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Cheese is often considered an integral part of a balanced diet. The art of cheese-making itself goes back at least 4,000 years, with some of the earliest versions surfacing in the Asia and the Middle East. Despite the popularity of traditional cheese, the fact is that it doesn’t fit all lifestyles. Aside from a saturated fat content, regular dairy cheese is not acceptable in diets based on plant foods. Still, this doesn’t mean that you can’t enjoy cheese as a 3>vegan. The key is finding the right cheese that fits to your dietary goals and overall healthy lifestyle.
Facts About Dairy Cheese
From a nutritional standpoint, dairy cheese is best-known for its calcium content. The precise amount of calcium depends on the type of cheese. According to the Dairy Council of California, this may range from 18 to 22-percent of the recommended daily value of calcium, per one-ounce serving.
However, dairy cheese comes with a cost. Saturated fat is among the most prominent nutritional concerns since it is made from milk. The Dairy Council of California ranks cheddar cheese at the top, with an estimated 6 g saturated fat in a one-ounce serving. The fact that dairy cheese comes from animals is also a reason vegans abstain from this food.
What to Look for in Vegan Cheese
The term “vegan cheese” can seem like an oxymoron because it is anything but the conventional dairy cheese. By definition, vegan cheese is not really cheese at all because it isn’t made from milk. Instead, this far-healthier version is made from plant-based ingredients, such as nuts, grains and tofu. Vegan cheese is nutritionally dense with antioxidants from the plant-based ingredients. It even contains fiber, which is an important heart-healthy nutrient not found in traditional dairy cheese. Some versions are even fortified with just as much calcium as cheese from cow’s milk. Depending on the type, vegan cheese may also contain a thickening agent such as organic flour.
There are a growing number of vegan food companies making cheeses available for easy purchase at the grocery store. However, it’s important to make sure that the cheese you choose is actually vegan. Some misleading companies actually use casein to improve the texture, an ingredient contained in cow’s milk. So while the whole product might not come from milk, there are still related ingredients. This is why it is important to read all food labels carefully.
Another problem with store-bought vegan cheese is that many of the products are overly processed. You may find a great deal of preservatives, as well as salt to help make the cheese last longer. This is certainly beneficial in terms of shelf-life, but not so great when considering your overall health.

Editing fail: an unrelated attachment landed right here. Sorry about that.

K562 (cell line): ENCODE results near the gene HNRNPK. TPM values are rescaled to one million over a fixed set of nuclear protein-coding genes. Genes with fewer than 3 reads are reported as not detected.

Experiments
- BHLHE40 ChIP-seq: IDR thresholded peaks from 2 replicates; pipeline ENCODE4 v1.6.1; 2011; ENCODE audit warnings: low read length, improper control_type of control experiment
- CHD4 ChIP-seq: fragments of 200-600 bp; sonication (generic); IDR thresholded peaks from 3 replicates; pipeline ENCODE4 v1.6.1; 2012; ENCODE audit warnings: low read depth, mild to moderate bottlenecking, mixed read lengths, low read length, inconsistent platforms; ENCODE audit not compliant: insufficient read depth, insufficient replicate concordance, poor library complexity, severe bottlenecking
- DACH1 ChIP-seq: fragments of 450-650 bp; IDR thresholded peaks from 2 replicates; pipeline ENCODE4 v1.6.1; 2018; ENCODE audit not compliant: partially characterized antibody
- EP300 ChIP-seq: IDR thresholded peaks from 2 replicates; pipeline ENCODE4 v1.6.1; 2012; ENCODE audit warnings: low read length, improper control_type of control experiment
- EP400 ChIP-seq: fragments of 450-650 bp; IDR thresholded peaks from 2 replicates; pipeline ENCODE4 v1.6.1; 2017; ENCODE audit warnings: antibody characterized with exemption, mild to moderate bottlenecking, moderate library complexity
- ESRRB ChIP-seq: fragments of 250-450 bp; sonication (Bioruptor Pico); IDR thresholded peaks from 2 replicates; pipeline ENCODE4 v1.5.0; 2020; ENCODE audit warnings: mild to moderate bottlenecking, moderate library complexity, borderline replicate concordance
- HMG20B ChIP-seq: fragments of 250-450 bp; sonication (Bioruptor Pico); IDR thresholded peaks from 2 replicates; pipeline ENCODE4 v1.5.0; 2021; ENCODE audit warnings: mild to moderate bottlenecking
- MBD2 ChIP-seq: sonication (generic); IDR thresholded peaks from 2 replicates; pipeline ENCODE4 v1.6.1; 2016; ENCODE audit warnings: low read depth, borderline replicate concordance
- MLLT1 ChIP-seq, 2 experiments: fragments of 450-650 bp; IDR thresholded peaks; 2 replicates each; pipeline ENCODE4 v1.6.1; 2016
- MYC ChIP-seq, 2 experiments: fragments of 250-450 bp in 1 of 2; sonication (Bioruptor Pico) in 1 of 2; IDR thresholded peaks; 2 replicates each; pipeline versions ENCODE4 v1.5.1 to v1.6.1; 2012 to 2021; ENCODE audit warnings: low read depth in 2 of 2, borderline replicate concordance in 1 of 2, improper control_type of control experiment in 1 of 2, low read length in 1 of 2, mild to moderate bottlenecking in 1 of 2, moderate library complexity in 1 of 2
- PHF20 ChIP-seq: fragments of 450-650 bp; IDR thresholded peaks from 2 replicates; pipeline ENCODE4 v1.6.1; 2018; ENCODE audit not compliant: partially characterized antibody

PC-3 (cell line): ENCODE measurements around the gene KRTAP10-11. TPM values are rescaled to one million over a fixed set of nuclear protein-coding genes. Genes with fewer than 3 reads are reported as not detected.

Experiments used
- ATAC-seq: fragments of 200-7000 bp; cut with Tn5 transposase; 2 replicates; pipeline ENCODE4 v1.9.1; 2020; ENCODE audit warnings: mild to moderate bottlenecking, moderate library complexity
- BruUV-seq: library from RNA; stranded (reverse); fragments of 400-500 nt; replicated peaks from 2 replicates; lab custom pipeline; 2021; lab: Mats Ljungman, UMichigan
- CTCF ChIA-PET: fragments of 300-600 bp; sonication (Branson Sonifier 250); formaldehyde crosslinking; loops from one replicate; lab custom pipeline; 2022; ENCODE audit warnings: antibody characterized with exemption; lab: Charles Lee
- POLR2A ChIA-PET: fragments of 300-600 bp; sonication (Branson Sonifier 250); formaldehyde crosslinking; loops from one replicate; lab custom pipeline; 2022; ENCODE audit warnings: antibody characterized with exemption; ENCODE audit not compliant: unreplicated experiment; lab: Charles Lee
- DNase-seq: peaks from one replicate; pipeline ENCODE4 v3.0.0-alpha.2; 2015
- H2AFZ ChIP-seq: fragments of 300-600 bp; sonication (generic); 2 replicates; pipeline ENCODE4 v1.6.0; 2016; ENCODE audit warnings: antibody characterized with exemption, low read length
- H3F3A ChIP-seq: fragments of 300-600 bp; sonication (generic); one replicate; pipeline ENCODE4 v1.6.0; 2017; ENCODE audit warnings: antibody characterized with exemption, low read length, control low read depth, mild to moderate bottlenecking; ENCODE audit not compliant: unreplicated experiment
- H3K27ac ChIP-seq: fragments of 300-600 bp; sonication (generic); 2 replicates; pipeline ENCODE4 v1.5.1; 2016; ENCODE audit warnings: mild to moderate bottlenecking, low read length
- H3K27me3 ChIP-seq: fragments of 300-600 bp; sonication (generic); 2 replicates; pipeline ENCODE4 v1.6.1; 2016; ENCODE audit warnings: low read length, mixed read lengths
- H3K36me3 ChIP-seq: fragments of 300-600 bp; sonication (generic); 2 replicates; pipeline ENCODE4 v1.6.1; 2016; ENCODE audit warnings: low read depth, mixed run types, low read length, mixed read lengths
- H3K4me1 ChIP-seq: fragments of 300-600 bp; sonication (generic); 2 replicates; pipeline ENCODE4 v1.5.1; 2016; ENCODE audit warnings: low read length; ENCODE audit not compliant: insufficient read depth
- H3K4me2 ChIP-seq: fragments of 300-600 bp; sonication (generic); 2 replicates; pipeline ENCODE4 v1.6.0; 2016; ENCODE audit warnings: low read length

Cheesing it Out Yourself
Perhaps an even better solution to packaged vegan cheese is to make it yourself. This way, you can be sure the cheese is purely vegan, and you don’t have to worry about added salt, sugar and preservatives. Almonds, soy and cashews are great sources for creating vegan cheese—the key is to make sure the consistency stays creamy. Soak the nuts overnight in cold water, and then rinse before use (this is the same technique as using dried beans). A food processor works best to achieve the right texture, but a blender will work, too.
Making your own vegan cheese also doesn’t mean you’re stuck with the same recipe all of the time. Spruce up your everyday cheese by experimenting with finely cut peppers, seasonings and herbs. Overtime, you’ll find that vegan cheese has far more variety and you won’t likely crave the conventional versions ever again.
- History of Cheese. (2015). Retrieved from http://www.idfa.org/news-views/media-kits/cheese/history-of-cheese
- Mangels, Reed. (2000, December). Guide to Vegan Cheese, Yogurt, and Other Non-Dairy Product Alternatives. Retrieved from https://www.vrg.org/journal/vj2000nov/2000novnondairy.htm
- Nutrients in Cheese. (2015). Retrieved from http://www.healthyeating.org/Milk-Dairy/Nutrients-in-Milk-Cheese-Yogurt/Nutrients-in-Cheese.aspx
- Palermo, Rochelle. (n.d.). Say Cheese! Retrieved from http://www.vegetariantimes.com/article/say-cheese-2/
Author Bio: Kristeen Cherney is a freelance health and lifestyle writer who also has a certificate in nutrition. Her work has been published on numerous health-related websites. Previously, she worked as a communications and marketing professional. Kristeen holds a BA in Communication from Florida Gulf Coast University, and is currently pursuing an MA in English. When she's not writing or studying, she enjoys walking, kick-boxing, yoga, and traveling.